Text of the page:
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Neurocritical Care in Pregnancy 

Neurocritical Care in Pregnancy
Chapter:
Neurocritical Care in Pregnancy
Author(s):

Krystle Shafer

, and Marie R. Baldisseri

DOI:
10.1093/med/9780199375349.003.0023
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Introduction

The physiologic changes of pregnancy result in increased risk of many cerebrovascular disorders. Additionally, the consideration of the developing fetus results in alterations in diagnostic testing and therapies to treat such conditions. It is important for neurologists and critical care clinicians to familiarize themselves with the care and approach of the pregnant patient for two lives and not just one. If the mother is clinically deteriorating despite aggressive medical management of the underlying neurological condition, consideration of early delivery should be discussed with neonatology, anesthesiology, and obstetrical clinicians. For women who are less than 32 weeks gestation and delivery is being considered, it is recommended to provide glucocorticoids prior to delivery to help with fetal lung maturity.

Thrombotic Events: Ischemic Stroke and Cerebral Sinus Thrombosis

Physiologic Changes

Pregnancy is associated with a significant increase in clotting factors. Pregnant women have between a 20% to 1000% increase in their factors VII, VIII, IX, X, XII, a 400% increase in their von Willebrand factor, and a two- to three-fold increase in the fibrinogen level. These factors are maximally increased at time of delivery, indicating that the third trimester and especially the postpartum period, is arguably the time of maximum vulnerability for these patients. Thus, the risk of a thrombotic event such as pulmonary embolism, deep venous thrombosis, cerebral sinus thrombosis, and ischemic stroke are much higher as compared to nonpregnant patients.

Signs and Symptoms

Pregnant patients who have suffered an ischemic stroke will present with similar symptomatology as their nonpregnant counterparts with focal neurologic deficits based on the areas of ischemia.

Cerebral sinus thrombosis will also present in the traditional fashion. These patients have clinical manifestations that include encephalopathy (seizures and mental status changes), focal deficits, and/or headache. Headache is usually the earliest and most frequent symptom and in some patients may be the only symptom.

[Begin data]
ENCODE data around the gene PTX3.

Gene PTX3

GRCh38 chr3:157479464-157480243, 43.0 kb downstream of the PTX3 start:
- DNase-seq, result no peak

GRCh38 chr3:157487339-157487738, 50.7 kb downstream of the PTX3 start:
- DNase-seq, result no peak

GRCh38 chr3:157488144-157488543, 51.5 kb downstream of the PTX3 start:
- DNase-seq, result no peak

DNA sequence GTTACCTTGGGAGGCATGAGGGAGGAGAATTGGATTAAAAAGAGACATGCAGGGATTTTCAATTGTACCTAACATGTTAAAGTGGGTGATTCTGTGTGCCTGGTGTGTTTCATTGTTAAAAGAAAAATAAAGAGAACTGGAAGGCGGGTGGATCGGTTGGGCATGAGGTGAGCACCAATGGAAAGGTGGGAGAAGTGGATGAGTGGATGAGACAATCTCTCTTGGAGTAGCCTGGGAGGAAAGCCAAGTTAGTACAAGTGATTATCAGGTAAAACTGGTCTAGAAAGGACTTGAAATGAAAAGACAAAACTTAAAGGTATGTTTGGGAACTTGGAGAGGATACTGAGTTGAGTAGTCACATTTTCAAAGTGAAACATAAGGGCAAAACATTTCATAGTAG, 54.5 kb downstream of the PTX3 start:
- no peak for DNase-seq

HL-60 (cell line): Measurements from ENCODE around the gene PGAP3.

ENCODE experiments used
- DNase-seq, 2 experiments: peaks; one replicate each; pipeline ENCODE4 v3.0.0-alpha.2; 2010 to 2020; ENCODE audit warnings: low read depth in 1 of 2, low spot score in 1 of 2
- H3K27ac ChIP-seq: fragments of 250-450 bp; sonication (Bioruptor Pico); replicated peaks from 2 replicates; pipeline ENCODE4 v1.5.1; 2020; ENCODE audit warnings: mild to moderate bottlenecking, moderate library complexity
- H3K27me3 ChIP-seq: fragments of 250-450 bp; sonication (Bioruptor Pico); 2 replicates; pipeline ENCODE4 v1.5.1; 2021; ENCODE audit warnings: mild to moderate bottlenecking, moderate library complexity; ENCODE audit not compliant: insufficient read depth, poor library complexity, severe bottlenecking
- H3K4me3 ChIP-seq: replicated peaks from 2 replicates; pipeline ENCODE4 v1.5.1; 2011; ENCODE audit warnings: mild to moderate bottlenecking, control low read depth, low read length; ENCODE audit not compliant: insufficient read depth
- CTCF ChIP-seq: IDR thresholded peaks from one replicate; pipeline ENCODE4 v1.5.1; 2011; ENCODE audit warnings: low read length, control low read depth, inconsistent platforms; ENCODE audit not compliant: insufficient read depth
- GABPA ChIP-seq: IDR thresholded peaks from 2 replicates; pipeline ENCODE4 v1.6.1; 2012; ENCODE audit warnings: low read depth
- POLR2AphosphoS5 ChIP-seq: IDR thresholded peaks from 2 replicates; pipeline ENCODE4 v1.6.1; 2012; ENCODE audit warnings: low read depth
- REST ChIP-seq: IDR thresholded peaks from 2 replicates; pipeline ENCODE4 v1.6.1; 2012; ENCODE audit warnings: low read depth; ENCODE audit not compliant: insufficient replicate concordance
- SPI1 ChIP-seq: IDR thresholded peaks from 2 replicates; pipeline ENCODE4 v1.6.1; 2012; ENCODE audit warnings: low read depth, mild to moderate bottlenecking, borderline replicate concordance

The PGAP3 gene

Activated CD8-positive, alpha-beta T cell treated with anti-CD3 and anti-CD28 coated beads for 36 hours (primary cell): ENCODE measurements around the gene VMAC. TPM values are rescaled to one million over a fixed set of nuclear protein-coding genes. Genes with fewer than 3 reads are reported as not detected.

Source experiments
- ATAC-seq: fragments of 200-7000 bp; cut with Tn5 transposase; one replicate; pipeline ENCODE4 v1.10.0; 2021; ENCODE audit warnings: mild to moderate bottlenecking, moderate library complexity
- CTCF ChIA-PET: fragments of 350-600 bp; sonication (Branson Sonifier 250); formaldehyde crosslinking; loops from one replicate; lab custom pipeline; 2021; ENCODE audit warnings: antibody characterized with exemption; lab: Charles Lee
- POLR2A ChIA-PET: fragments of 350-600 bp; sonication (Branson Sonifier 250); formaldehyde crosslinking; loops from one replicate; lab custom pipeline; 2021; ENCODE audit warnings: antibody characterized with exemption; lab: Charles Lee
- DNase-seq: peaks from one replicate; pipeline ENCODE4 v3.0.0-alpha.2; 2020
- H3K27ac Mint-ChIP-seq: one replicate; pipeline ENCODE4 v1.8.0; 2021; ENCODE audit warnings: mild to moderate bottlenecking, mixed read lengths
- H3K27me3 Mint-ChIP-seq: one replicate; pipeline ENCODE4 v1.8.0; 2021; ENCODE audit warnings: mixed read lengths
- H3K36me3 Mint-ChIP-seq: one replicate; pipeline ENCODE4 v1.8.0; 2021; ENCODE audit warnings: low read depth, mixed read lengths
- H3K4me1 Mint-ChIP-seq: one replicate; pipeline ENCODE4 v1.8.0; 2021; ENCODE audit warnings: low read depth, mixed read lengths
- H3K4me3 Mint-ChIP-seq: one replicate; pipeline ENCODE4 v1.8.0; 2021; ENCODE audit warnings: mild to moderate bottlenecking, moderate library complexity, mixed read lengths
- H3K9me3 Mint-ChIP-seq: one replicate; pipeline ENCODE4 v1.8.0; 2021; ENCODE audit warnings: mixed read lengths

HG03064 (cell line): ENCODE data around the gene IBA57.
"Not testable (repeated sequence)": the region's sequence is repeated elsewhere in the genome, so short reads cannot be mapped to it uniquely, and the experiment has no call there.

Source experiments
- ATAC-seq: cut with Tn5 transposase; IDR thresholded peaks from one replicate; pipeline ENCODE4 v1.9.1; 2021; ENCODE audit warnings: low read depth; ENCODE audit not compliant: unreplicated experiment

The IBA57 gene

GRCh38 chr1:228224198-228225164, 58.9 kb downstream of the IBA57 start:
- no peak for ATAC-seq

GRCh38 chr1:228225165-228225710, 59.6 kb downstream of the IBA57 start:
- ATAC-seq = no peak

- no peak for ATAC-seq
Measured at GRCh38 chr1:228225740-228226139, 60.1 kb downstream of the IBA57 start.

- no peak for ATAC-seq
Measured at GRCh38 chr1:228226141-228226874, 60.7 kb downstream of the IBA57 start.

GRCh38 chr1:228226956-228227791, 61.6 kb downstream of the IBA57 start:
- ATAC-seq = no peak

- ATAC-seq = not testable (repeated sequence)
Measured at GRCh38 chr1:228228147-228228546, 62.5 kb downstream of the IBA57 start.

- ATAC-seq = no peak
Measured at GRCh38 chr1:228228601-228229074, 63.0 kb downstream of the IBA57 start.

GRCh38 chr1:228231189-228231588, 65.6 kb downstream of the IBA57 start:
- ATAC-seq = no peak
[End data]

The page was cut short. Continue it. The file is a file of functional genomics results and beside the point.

Diagnostic Testing Consideration

Magnetic resonance imaging (MRI) is considered safe during pregnancy, as it poses no radiation risk to the fetus. Gadolinium crosses the placenta and has a longer half-life to the fetus as compared to iodinated contrast. Animal data using gadolinium has suggested teratogenicity when used in high doses. Because of these data, it is generally not recommended to use gadolinium during pregnancy. A computed tomography (CT) scan of the head, using a fetus shield during the scan, exposes the fetus to only <10 mrad of radiation. This is considered a safe level, as it is not until levels of 5,000 mrad are reached that there becomes a concern for fetal anomalies, growth restriction, intellectual disability, and future pediatric oncogenic risks. Iodinated contrast materials, when given intravenously, will cross the placenta and can theoretically cause transient affects on fetal thyroid function, but there has not been any animal or clinical data suggesting any sequelae reported from brief exposures. Oral contrast agents do not cross the placenta and will not cause any fetal harm. Thus, iodinated contrast materials may be used in pregnancy when indicated.

Considering these factors for pregnant patients who present with symptoms of an ischemic stroke, it is appropriate to consider CT/CT angiography (CTA) and MRI as per the usual standard of care. Cerebral angiography may also be beneficial for specific patients. For patients presenting with symptoms concerning for cerebral sinus thrombosis, a MR venography (without the use of gadolinium) would be the best first-line diagnostic test.

Stroke Treatment

Tissue Plasminogen Activator

Recombinant tissue plasminogen-activator is considered a pregnancy Food and Drug Administration (FDA) category C medication as there have been numerous animal studies suggesting adverse effects to the fetus. It is important to recognize that many of the drugs that are routinely used in pregnant patients are category C drugs because of the lack of reliable drug studies in humans. There are very few human studies regarding tissue plasminogen activator (tPA), and the fears may be overstated as the high molecular weight of tPA prevents it from crossing the placenta. In one small case review of 26 patients, only 3 had pregnancy complications with 1 patient suffering a spontaneous miscarriage and another suffering an intrauterine hematoma. None of the live children born suffered any permanent deficit. Because the data regarding tPA use in pregnancy is sparse and of poor quality, if tPA is given, elective pregnancy termination is an option for the patient to consider. The indications and contraindications for the use of tPA remain the same as the general population.